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Thursday, 12 August 2004
Page: 26346


Senator COLBECK (3:20 PM) —It is interesting that rather than doing what Labor should be doing at this point, which is developing and expressing some policies, all they can do is come into this place and essentially just drop out a good old Labor slag—pick somebody out and spend all of the take note motion trying to run down a minister. This is someone who has been in a complicated portfolio for only 26 days, as has been put on the record by members on the other side, yet all they do is come in here and play the person. At this point in the electoral cycle I would have thought that Labor would be much more interested in doing something constructive such as developing policy. Where is the Labor policy on telecommunications?


Senator Mackay —We won't sell Telstra.


Senator COLBECK —That is a great policy. Just one policy: don't sell Telstra. That is all there is to the Labor policy; there is no policy on rolling out ADSL to regional communities. It is interesting that one of the local members in my neck of the woods is trying to make a name for himself on rolling out ADSL in regional communities. Interestingly enough, he is sending out out-of-date information. Someone who claims to be an expert on ADSL in regional communities is sending out information that does not have any bearing anymore. He is trying to get people to respond and telling them that he is going to give assistance to get ADSL hooked up to their properties and yet the information that he is sending them is out of date.

They come in here and slag off at the minister, yet they are running around giving out information that is out of date. They have no policy themselves. They try to make mileage out of good government policy to increase telecommunications to the community. They cannot get it right. They do not know what is going on. This government has a very strong record with respect to telecommunications in regional areas. The rollout of the HiBIS program that is being undertaken at the moment is a great example of that. The threshold for getting ADSL into a regional community used to be something in the order of 150 expressions of interest. The HiBIS program has enabled that to be cut in half. To some of the smaller communities in regional Australia, that means a great deal. It means that they can have access to affordable, high-speed broadband communications at a reasonable cost. They have been assisted by that excellent policy put in place by the federal government.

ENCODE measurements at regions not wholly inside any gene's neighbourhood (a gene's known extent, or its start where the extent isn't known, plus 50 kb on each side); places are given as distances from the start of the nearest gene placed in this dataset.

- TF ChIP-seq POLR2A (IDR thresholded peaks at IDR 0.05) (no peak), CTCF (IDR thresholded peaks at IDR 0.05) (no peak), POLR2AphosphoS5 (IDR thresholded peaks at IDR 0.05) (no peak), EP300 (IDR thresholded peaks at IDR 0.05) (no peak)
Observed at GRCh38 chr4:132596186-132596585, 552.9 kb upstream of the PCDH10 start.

The Labor Party do not have a policy except for saying, `Don't sell Telstra.' That is the extent of their policy—just don't sell Telstra. Do not expand services; do not provide services to people in regional Australia; just don't sell Telstra. It takes a lot of imagination to come up with that! All they can do is come in here and slag off at the minister. I would have thought that their time would have been much better spent understanding what the government's programs really are. If they want to improve on them, let them have a go. I do not have a problem with that; I would welcome it. That is just too difficult—all they can do is come in here and play the person. They have no policy and show no initiative. Instead they slag off at the current minister and, in the process of doing that, have a go at the former minister as well. Why not? They have nothing else to talk about—they have no policy and they have nothing that they have developed. It really becomes a fairly fruitless exercise. They waste the parliament's time by having a personal run-off at somebody.

They do not have anything positive to say. They do not have any policy—nothing like the government is doing, which is providing ADSL high-speed broadband connections to every doctor's surgery in the country. That is a constructive initiative—something that is positive. The medical profession are quite excited about the fact that they are going to have low-cost access to broadband right across Australia—whether it be satellite, ISDN or ADSL. They are quite excited about that. Think about what that will mean for health outcomes for people across the country. Again, that is something that has been put in place by a positive policy from the Australian government. Of course the Labor Party are only interested in making personal attacks. They do not have any positive policies—just don't sell Telstra. That is really imaginative. It takes all of a couple of seconds to think that one up. They do not have anything positive to offer or any initiatives to present. They just come into this place and slag off at the minister. (Time expired)